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~All-in-the-Pantry Easy Chicken & Rice-a-Roni Bowls~

IMG_6838Bone tired.  That was how my parents and grandparents sometimes described how they felt after a long day -- it didn't mean they necessarily had a bad day, meaning, if you think about it, even a day at the beach can leave one feeling bone tired when they return home.  It happens to all of us, and, on those days, bone tired does mean:  too tired to do one more thing.  That said, desperate times call for desperate measures and when your bone tired but hungry, head to your pantry.

I believe I could live on Rice-a-Roni.  I suppose I'd get tired of it eventually, but, it could be worth the experiment simply to see how long it would take.  I love the stuff, and, it's one of the few convenience foods I indulge in.  As a kid, if I was feeling under the weather, I always preferred a dish of chicken-flavored Rice-a-Roni over a bowl of Campbell's chicken noodle soup.  If that sounds odd, it's not, as the seasoning packet contains nothing more than dry chicken soup mix. As an adult, beef-favored and Spanish-style Rice-a-Roni have earned spots in my pantry too.

Rice-a-Roni -- The San Francisco Treat:

Italian born immigrant Domenico (Charlie) DeDomenico moved to California in 1895 to open a fresh produce store.  After becoming a successful businessman, he married Maria Ferrigno, an immigrant from Salerno, Italy, where her family owned a pasta factory.  In 1912, Maria persuaded Charlie to set up a similar business in the Mission District of San Francisco.  Gragnano Products, Inc., was born and began delivering pasta to Italian restaurants and stores throughout the area.

6a0120a8551282970b0240a4f5de08200dMaria and Charlie's sons, Paskey, Vince, Tom and Anthony worked in the family business, and, in 1934, Paskey changed the name to the Golden Grain Macaroni Company. Tom's wife Lois fell in love with a pilaf recipe she received from an Armenian immigrant, Mrs. Pailadzo Captanian, which she served at a family gathering.  After tasting the unique pilaf, which was made by sautéing a combination rice and pasta in butter before adding chicken broth and seasonings, Vince went to work developing a new product.  In 1958, his creation, named Rice-a-Roni, was introduced to the NW United States as "The San Francisco Treat".  Four years later, in 1962, it went nationwide.

Amongst Rice-a-Roni aficionados, chicken-flavored Rice-a-Roni is still the undisputed favorite.

One skillet & no stress = two hearty, weeknight meals:

IMG_67902  large, boneless, skinless chicken thigh paillards (lightly-pounded chicken thighs)

freshly-ground sea salt and peppercorn blend, for seasoning chicken thighs

2-3  tablespoons corn or vegetable oil, for sautéing chicken thighs

1  6.9-ounce box chicken-flavored Rice-a-Roni

2 1/2  cups water

2-3  tablespoons salted butter, for sautéing the dry pasta and rice mixture 

2 1/2 cups water, for simmering the Rice-a-Roni

all contents from the seasoning packet

IMG_6792 IMG_6794 IMG_6796 IMG_6798 IMG_6800~Step 1.  To sauté the lightly-pounded chicken thighs, place 2-3 tablespoons corn or vegetable oil in a wide-bottomed 3 1/2-quart chef's pan with straight, deep side (or a 10" skillet with a tight-fitting lid) over medium heat.  Add the paillards to the hot oil in the skillet.   Season their tops (liberally) with freshly-ground sea salt and peppercorn blend.  Sauté gently until light-golden in color on both sides, turning only once, about 6-8 minutes per side, turning the heat down, if necessary, to prevent scorching.  Turn the heat off.  Using a fork, transfer the paillards from the skillet to a plate and briefly set aside (leave drippings in bottom of skillet).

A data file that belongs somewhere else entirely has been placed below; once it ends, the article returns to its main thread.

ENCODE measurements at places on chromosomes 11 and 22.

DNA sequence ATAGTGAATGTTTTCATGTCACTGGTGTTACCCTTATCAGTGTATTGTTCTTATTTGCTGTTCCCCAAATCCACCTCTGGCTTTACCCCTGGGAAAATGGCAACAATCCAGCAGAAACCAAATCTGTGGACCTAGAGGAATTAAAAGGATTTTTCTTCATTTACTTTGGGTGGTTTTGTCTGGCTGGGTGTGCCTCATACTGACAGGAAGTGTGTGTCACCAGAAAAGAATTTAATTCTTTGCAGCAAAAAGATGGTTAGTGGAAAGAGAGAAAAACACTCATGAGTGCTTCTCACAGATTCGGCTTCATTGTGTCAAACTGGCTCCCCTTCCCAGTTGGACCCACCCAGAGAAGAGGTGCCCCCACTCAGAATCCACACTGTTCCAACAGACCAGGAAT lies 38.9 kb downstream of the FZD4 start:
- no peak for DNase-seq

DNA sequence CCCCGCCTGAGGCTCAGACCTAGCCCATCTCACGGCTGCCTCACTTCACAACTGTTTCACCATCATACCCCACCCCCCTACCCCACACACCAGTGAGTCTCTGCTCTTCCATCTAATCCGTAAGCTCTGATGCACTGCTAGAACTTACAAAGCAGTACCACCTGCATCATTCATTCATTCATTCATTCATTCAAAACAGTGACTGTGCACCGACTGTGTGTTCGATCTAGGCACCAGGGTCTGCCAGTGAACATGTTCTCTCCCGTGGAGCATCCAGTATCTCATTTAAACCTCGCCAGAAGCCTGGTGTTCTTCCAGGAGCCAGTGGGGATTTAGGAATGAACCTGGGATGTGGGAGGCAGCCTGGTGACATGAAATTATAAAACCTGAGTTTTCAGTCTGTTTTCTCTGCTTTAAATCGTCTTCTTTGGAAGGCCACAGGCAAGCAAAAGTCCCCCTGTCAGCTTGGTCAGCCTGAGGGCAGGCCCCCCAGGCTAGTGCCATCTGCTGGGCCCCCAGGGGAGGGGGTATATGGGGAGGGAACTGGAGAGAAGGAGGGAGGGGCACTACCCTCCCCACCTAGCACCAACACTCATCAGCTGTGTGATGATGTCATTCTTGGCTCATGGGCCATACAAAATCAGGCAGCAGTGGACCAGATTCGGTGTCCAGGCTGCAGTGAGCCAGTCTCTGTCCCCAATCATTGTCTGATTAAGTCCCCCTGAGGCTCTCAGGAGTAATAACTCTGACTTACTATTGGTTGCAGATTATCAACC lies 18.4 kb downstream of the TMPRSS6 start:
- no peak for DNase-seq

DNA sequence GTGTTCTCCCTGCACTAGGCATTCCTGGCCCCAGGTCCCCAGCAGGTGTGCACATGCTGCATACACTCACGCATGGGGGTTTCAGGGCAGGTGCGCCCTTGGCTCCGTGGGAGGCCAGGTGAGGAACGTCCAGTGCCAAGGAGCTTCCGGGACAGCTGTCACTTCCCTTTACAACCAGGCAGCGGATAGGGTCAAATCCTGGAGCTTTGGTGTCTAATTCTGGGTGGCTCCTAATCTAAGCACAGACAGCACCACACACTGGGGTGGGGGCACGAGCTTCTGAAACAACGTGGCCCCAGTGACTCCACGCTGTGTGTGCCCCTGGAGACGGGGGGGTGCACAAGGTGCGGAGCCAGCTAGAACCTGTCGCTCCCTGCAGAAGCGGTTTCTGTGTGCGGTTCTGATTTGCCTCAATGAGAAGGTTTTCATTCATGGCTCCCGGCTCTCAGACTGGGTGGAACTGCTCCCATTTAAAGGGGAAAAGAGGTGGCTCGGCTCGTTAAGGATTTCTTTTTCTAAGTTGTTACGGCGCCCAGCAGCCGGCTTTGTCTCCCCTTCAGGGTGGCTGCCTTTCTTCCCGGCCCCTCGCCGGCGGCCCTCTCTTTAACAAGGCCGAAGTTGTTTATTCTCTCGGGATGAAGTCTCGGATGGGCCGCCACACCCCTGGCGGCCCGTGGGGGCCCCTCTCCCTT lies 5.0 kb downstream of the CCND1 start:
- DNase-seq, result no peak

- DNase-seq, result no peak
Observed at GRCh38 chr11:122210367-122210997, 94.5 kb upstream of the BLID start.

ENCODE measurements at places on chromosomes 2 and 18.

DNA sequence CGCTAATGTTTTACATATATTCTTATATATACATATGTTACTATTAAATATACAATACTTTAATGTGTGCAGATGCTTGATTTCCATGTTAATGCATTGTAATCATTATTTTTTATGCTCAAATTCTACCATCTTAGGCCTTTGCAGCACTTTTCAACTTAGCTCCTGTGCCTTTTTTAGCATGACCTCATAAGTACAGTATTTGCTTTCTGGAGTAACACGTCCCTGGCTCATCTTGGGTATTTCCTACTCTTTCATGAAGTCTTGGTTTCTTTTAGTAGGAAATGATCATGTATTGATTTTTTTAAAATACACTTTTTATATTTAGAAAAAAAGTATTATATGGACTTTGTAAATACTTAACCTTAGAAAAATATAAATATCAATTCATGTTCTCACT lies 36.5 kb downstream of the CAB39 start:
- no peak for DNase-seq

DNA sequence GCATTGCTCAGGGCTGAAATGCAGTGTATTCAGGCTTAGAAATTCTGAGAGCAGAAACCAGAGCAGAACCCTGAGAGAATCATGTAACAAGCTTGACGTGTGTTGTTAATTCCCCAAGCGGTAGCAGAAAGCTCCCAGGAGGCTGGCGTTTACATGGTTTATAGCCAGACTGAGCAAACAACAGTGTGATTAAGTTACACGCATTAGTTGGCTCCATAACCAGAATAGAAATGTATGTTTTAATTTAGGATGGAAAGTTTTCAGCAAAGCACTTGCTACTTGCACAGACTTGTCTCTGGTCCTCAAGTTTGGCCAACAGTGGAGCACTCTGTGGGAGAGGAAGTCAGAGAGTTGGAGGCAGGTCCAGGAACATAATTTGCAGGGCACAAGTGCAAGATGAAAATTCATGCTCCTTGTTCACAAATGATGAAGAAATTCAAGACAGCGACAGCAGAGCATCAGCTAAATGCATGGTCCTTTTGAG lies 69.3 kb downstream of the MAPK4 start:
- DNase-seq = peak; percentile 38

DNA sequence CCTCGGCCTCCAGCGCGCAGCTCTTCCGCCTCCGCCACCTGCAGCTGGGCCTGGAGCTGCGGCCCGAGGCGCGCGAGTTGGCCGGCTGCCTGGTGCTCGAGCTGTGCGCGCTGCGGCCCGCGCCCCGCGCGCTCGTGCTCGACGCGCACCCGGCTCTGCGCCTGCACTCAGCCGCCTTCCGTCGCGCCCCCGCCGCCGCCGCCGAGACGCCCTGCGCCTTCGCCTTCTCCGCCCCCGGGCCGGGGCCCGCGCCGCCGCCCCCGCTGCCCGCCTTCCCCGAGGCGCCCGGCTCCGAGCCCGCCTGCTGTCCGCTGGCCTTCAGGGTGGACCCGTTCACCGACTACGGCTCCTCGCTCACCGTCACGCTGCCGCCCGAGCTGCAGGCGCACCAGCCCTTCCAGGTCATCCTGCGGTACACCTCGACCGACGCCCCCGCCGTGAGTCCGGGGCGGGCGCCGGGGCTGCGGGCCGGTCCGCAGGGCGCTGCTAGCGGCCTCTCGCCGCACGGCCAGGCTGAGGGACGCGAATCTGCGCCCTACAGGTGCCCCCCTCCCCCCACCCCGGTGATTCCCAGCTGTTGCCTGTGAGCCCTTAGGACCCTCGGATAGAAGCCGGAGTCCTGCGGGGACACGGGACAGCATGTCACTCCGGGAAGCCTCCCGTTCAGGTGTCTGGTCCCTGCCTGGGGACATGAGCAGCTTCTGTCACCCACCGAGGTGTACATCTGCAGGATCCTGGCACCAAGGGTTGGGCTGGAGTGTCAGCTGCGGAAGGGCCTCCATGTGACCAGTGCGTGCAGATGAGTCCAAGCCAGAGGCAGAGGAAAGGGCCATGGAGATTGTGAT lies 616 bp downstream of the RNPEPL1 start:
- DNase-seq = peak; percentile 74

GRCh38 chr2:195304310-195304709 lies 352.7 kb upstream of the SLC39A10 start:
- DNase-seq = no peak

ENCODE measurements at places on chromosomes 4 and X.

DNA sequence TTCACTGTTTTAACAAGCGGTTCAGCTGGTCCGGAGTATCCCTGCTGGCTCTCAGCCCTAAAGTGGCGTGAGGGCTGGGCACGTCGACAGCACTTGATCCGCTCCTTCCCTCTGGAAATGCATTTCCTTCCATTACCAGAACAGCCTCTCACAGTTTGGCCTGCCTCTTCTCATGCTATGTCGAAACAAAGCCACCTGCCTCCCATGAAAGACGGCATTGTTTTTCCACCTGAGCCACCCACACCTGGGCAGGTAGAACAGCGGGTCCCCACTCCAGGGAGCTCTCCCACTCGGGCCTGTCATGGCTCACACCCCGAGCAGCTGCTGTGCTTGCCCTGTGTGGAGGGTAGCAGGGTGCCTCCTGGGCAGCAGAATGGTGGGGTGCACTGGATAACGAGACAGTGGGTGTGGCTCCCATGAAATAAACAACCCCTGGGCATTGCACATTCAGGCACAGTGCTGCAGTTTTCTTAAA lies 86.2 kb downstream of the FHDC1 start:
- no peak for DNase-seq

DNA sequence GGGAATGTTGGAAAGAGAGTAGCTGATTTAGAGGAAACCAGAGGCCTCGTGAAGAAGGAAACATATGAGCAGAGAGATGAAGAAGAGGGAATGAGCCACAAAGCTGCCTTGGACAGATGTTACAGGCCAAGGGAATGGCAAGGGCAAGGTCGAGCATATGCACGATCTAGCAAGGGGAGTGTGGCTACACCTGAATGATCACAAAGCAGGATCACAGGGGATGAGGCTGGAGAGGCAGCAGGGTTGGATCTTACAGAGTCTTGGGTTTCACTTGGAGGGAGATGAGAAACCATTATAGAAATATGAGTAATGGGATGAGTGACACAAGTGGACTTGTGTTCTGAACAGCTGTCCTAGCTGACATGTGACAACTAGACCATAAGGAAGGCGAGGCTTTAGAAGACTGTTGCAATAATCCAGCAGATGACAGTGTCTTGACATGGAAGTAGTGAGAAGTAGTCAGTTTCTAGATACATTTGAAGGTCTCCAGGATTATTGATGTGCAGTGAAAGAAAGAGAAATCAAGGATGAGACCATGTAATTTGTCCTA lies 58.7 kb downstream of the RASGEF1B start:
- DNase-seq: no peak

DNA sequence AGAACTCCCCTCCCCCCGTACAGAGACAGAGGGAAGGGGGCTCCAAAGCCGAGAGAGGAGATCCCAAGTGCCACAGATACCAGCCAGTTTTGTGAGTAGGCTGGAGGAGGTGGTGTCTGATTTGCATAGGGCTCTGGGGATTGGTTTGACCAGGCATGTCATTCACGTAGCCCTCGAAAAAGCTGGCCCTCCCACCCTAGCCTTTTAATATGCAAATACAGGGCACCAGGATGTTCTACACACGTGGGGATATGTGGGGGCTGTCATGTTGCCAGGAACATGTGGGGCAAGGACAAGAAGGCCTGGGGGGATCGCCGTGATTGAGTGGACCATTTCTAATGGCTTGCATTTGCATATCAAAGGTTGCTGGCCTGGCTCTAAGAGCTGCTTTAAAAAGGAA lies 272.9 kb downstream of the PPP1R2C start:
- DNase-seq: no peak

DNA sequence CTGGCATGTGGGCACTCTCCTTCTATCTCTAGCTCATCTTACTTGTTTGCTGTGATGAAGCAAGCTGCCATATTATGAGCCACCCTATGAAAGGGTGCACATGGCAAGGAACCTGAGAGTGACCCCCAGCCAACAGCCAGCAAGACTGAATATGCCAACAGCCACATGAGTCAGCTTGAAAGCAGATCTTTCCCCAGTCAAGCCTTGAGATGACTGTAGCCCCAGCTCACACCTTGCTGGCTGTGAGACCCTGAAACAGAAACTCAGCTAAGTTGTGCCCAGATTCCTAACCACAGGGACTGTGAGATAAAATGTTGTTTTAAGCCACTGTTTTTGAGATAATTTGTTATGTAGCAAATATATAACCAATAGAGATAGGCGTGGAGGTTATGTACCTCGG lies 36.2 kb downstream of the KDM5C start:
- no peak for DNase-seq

IMG_6801 IMG_6803 IMG_6806 IMG_6809~Step 2. Add butter to chicken drippings in pan. Melt the butter over low heat.  Add and stir in the pasta and rice mixture from the box.  Increase heat to medium- medium-high.  Using a large slotted spoon, stir constantly and sauté until rice and pasta are light golden, about 3-4 minutes.

IMG_6815 IMG_6817 IMG_6818 IMG_6820 IMG_6823~Step 3.  Slowly add the water to the pan of sautéing rice and pasta -- steam will billow up, so, be careful.  Add the contents of the seasoning packet.  Give the mixture a stir and wait for it to return to a simmer.  Adjust heat to a gentle but steady simmer.  Cover the pan and simmer until rice and pasta are cooked through and have absorbed all the liquid, about 14-16 minutes.  Turn the heat off and let rest on the warm stovetop about 5 minutes.

IMG_6826 IMG_6827 IMG_6830~Step 4.   While the Rice-a-Roni is simmering, slice the chicken thigh pillars into thin strips. Remove the lid from the pan and rake through the mixture with a fork to fluff and separate the rice grains and pasta pieces.  

Portion Rice-a-Roni into 2 pasta-type bowls & top each w/chicken strips from 1 thigh paillard.  Serve ASAP. 

IMG_6834All-in-the-Pantry Peasy Chicken & Rice-a-Roni Bowls:  Recipe yields 2 hearty servings.

Special Equipment List: 3 1/2-quart chef's pan w/straight, deep sides and lid; large slotted spoon or spatula; 2-cup measuring container; cutting board; chef's knife; fork

6a0120a8551282970b0240a51a5586200bCook's Note: Coming up with copycat recipes for three flavors of made-at-home Rice-a-Roni made for a fun few days.  Truth told, I love developing copycat recipes -- I'm good at it too.  From sea to shining sea, as items we've come to take for granted disappear from our store shelves, many have reached out to express appreciation for these recipes.  There's more.  Many have reached out to request these recipes. ~ Pillsbury Hot Roll Mix & My Copycat Recipe ~  is one example. Try my ~ Copycat Chicken, Beef and Spanish-Style Rice-a-Roni ~ recipes.

"We are all in this food world together." ~ Melanie Preschutti

(Recipe, Commentary and Photos courtesy of Melanie's Kitchen/Copyright 2023)


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